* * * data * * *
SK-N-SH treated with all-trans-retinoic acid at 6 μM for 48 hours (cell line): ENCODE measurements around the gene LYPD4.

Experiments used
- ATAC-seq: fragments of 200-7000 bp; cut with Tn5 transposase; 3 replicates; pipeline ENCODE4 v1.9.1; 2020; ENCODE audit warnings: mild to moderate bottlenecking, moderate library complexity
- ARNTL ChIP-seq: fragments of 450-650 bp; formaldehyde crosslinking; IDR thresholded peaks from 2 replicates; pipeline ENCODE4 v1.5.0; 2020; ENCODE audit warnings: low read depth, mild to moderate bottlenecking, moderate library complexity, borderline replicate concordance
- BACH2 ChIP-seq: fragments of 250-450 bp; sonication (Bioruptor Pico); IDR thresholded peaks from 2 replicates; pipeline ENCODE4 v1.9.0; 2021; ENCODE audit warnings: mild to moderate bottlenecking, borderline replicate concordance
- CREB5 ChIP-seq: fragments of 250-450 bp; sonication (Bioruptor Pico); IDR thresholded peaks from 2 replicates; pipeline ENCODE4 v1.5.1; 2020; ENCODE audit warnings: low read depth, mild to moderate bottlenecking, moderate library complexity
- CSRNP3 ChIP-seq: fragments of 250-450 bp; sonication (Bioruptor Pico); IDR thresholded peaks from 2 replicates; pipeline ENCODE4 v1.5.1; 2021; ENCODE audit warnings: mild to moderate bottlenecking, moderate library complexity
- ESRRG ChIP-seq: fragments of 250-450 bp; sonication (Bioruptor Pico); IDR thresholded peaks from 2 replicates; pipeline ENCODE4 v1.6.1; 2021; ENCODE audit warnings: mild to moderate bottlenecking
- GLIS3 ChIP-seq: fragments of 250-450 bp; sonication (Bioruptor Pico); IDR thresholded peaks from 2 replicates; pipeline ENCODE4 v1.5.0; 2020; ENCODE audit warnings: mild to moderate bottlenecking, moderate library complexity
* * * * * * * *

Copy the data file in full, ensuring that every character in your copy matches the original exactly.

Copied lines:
SK-N-SH treated with all-trans-retinoic acid at 6 μM for 48 hours (cell line): ENCODE measurements around the gene LYPD4.

Experiments used
- ATAC-seq: fragments of 200-7000 bp; cut with Tn5 transposase; 3 replicates; pipeline ENCODE4 v1.9.1; 2020; ENCODE audit warnings: mild to moderate bottlenecking, moderate library complexity
- ARNTL ChIP-seq: fragments of 450-650 bp; formaldehyde crosslinking; IDR thresholded peaks from 2 replicates; pipeline ENCODE4 v1.5.0; 2020; ENCODE audit warnings: low read depth, mild to moderate bottlenecking, moderate library complexity, borderline replicate concordance
- BACH2 ChIP-seq: fragments of 250-450 bp; sonication (Bioruptor Pico); IDR thresholded peaks from 2 replicates; pipeline ENCODE4 v1.9.0; 2021; ENCODE audit warnings: mild to moderate bottlenecking, borderline replicate concordance
- CREB5 ChIP-seq: fragments of 250-450 bp; sonication (Bioruptor Pico); IDR thresholded peaks from 2 replicates; pipeline ENCODE4 v1.5.1; 2020; ENCODE audit warnings: low read depth, mild to moderate bottlenecking, moderate library complexity
- CSRNP3 ChIP-seq: fragments of 250-450 bp; sonication (Bioruptor Pico); IDR thresholded peaks from 2 replicates; pipeline ENCODE4 v1.5.1; 2021; ENCODE audit warnings: mild to moderate bottlenecking, moderate library complexity
- ESRRG ChIP-seq: fragments of 250-450 bp; sonication (Bioruptor Pico); IDR thresholded peaks from 2 replicates; pipeline ENCODE4 v1.6.1; 2021; ENCODE audit warnings: mild to moderate bottlenecking
- GLIS3 ChIP-seq: fragments of 250-450 bp; sonication (Bioruptor Pico); IDR thresholded peaks from 2 replicates; pipeline ENCODE4 v1.5.0; 2020; ENCODE audit warnings: mild to moderate bottlenecking, moderate library complexity